How Much Would a Stay-at-Home Mom Be Paid Annually? A Lot!

A new survery has calculated how much the work of a SAHM would cost if she was paid for every task she did, and the result is a six-figure annual salary.
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As a sorta stay-at-home mom (I work from home) for the past eight years, I can vouch for the fact that it's pretty much the toughest job on Earth. Of course, the stresses are different (potty training vs. prepping for the big meeting). But make no mistake: From being up with a hungry baby at 5:00 a.m., to never going to the bathroom alone, to helping with homework, making multiple meals per day, staying on top of the laundry, and running kids to every activity under the sun, stay-at-home motherhood is hardly a relaxing way of life.

Now a new study by quantifies how much SAHMs would make if they earned a paycheck for their duties. In the 16th annual survey, researchers looked at 15,000 moms to understand what they spend their day doing, and then applied salary data to each responsibility.

I had to laugh when I saw that moms typically work 40 regular hours, and then 52 hours of weekly overtime! Sounds about right. That amount of time on the job equals an annual salary of $143,102! Oh, if only that salary could be a reality, right?

Among the many jobs a mom does to earn that mega-paycheck: cook, housekeeper, daycare center teacher, bookkeeper, event planner, and nurse. Or, if you prefer the more modern terms for jobs like these, perhaps we should be called executive chefs, accountants, and maintenance supervisors.

No matter what titles you'd choose, it's clear SAHMs do an indispensable job. I joke all the time that if I weren't here, my house would fall apart. My kids would never get bathed, or have clean clothes to wear, and they'd eat junk.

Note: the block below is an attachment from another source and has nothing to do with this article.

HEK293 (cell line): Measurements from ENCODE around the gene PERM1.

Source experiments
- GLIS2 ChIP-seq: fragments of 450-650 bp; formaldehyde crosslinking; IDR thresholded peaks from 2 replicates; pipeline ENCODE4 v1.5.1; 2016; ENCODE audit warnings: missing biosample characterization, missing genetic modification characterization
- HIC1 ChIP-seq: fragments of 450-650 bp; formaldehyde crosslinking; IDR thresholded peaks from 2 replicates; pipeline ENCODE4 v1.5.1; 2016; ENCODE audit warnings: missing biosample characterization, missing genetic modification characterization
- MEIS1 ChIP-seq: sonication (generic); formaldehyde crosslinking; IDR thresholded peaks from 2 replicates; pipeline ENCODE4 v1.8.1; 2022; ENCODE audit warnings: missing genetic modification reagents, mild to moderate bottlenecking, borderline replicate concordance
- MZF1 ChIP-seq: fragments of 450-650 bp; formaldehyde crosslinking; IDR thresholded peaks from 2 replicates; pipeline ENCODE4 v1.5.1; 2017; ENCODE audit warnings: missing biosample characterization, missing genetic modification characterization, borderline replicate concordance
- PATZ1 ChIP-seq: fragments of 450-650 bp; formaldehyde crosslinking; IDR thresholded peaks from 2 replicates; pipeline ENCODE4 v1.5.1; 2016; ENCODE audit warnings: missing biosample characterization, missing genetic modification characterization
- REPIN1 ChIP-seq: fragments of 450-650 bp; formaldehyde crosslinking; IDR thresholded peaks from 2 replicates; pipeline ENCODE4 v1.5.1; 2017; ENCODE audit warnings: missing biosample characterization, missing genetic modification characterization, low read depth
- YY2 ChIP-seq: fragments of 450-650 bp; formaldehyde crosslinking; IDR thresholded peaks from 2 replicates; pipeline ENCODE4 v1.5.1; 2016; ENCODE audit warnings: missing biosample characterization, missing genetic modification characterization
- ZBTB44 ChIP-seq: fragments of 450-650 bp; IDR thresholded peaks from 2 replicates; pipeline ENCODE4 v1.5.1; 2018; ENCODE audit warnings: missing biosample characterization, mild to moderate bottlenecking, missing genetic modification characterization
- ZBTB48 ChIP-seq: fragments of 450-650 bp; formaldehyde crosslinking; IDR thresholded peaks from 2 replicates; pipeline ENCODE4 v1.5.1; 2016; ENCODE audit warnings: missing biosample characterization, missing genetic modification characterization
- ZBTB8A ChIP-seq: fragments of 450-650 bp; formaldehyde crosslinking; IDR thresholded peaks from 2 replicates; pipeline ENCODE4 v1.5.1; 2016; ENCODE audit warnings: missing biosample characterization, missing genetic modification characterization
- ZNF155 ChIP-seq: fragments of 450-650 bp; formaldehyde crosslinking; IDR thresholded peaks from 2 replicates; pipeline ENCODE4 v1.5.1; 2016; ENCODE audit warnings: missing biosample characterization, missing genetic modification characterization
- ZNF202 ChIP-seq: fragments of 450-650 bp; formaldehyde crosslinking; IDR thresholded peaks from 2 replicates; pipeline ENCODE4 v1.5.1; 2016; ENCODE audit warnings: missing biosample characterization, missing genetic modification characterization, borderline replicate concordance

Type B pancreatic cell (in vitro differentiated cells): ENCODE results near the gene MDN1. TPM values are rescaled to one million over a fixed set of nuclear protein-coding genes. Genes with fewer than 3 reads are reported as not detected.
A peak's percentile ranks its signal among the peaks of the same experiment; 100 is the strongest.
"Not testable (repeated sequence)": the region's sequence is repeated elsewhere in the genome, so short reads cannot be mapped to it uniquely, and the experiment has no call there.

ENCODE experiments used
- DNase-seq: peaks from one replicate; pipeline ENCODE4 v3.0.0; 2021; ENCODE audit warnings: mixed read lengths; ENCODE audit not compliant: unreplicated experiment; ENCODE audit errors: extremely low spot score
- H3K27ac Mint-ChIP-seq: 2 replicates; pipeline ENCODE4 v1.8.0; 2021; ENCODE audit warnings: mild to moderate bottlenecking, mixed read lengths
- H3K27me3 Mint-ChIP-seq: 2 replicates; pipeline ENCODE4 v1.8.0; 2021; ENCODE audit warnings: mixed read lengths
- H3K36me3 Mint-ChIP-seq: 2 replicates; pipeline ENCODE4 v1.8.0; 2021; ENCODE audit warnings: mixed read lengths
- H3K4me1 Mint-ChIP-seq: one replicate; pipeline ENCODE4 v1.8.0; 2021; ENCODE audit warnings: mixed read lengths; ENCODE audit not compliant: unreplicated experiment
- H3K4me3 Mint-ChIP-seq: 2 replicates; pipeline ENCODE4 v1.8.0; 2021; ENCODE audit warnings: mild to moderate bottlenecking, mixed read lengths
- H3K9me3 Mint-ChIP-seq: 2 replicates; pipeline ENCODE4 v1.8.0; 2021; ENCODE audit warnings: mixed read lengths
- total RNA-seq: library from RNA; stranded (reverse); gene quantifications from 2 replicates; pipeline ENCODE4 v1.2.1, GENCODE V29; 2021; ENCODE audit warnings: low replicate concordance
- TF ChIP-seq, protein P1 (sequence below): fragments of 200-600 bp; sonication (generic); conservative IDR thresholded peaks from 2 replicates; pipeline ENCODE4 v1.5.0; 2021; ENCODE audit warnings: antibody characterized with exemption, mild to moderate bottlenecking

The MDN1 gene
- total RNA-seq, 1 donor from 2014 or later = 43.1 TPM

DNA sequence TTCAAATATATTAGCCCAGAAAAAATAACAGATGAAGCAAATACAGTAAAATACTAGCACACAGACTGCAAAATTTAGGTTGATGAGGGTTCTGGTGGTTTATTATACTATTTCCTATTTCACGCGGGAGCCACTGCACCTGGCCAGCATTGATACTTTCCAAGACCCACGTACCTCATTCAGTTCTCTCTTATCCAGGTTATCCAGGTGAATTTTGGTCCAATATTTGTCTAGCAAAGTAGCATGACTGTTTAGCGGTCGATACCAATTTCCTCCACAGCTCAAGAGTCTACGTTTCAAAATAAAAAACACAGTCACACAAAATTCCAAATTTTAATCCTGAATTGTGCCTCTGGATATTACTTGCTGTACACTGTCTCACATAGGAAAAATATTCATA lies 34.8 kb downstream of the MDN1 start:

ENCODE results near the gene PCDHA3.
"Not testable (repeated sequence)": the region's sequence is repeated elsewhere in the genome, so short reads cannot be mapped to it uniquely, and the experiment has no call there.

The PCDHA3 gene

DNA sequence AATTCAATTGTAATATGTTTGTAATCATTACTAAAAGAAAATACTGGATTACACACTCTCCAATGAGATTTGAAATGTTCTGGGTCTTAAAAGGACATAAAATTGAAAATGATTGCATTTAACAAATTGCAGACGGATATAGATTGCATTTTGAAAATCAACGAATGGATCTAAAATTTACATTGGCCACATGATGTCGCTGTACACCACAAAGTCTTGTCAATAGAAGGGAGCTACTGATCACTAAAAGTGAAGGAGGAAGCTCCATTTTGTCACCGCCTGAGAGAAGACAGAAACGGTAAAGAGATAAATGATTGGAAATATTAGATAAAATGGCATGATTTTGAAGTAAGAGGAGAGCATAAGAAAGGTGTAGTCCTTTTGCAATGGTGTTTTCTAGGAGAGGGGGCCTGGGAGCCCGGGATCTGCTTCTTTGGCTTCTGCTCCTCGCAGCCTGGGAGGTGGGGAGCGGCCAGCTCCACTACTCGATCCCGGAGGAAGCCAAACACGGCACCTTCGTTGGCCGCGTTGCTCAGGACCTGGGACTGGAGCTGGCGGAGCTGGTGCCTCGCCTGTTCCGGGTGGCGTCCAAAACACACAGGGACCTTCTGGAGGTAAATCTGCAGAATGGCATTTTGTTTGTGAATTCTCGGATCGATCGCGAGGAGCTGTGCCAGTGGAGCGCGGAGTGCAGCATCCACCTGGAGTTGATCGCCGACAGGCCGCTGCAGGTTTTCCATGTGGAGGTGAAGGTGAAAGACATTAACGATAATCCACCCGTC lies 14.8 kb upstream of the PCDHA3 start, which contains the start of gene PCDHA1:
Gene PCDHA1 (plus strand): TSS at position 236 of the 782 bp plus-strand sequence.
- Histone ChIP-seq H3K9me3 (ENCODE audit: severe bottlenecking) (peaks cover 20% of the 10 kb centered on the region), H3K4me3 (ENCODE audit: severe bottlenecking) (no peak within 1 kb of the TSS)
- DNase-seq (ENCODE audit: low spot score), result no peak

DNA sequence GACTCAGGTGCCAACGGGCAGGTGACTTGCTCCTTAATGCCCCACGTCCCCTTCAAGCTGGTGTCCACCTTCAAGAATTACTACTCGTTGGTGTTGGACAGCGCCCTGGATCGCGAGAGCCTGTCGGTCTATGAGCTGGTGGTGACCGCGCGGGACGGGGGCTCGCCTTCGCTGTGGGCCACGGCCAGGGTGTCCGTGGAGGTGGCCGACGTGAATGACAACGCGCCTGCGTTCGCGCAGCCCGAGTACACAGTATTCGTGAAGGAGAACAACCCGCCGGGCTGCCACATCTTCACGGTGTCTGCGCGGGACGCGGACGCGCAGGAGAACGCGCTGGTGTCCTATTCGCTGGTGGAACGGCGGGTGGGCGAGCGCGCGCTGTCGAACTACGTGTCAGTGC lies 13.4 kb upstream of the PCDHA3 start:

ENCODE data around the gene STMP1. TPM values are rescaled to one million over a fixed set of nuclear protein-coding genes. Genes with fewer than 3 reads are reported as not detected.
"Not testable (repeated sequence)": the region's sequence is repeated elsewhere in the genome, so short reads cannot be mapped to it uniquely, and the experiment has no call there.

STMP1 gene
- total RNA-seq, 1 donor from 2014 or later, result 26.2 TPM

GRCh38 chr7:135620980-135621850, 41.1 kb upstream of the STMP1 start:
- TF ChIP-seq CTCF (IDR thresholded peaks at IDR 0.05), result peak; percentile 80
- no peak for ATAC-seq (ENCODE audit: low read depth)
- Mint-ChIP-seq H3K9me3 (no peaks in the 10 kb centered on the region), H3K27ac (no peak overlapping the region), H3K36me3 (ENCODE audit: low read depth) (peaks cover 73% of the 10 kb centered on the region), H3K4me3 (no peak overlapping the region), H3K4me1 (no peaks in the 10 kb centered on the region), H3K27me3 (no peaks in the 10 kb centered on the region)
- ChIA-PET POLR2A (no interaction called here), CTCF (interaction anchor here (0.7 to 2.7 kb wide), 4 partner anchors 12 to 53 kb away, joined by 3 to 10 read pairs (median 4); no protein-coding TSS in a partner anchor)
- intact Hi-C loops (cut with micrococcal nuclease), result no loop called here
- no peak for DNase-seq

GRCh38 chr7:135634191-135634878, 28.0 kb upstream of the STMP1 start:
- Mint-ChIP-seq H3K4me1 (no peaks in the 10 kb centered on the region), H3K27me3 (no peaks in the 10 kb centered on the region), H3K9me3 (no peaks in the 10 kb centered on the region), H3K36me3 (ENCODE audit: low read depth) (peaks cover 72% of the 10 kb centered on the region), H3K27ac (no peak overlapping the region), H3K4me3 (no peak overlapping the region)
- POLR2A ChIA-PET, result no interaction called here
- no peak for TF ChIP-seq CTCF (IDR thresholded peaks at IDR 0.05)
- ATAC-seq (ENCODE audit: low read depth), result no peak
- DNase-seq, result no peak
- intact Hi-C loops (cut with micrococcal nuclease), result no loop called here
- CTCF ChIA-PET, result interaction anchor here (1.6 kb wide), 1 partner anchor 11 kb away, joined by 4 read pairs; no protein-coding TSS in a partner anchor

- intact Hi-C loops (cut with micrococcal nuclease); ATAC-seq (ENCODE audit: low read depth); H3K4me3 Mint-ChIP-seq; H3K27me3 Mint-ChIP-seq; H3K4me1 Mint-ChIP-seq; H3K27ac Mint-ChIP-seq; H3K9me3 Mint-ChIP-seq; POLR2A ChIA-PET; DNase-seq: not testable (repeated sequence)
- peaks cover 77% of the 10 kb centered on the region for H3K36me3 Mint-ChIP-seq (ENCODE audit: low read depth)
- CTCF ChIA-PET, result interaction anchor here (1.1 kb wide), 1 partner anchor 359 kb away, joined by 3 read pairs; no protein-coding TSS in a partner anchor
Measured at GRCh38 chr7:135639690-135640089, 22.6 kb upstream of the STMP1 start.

In the end, I think deep down all stay-at-home moms know how important of a job it is we do, even if it's often thankless. But it kinda helps to learn that we're killing it when it comes to what kind of money we could make—even if it is imaginary!

It's worth noting that there is a growing number of stay-at-home dads who care for their kids while their partners go off to the workforce. In fact, in 2012, 7 percent of American dads were stay-at-home caregivers, which is about 2 million dads, according to the Pew Research Center. (That's 16 percent of the stay-at-home parent population.) We know they are working hard to keep their homes and families in order too, as are working parents across the country! I mean, we all work our butts off, don't we?

Melissa Willets is a writer/blogger and a mom. Find her on Facebook where she chronicles her life momming under the influence. Of coffee.

1 Comment

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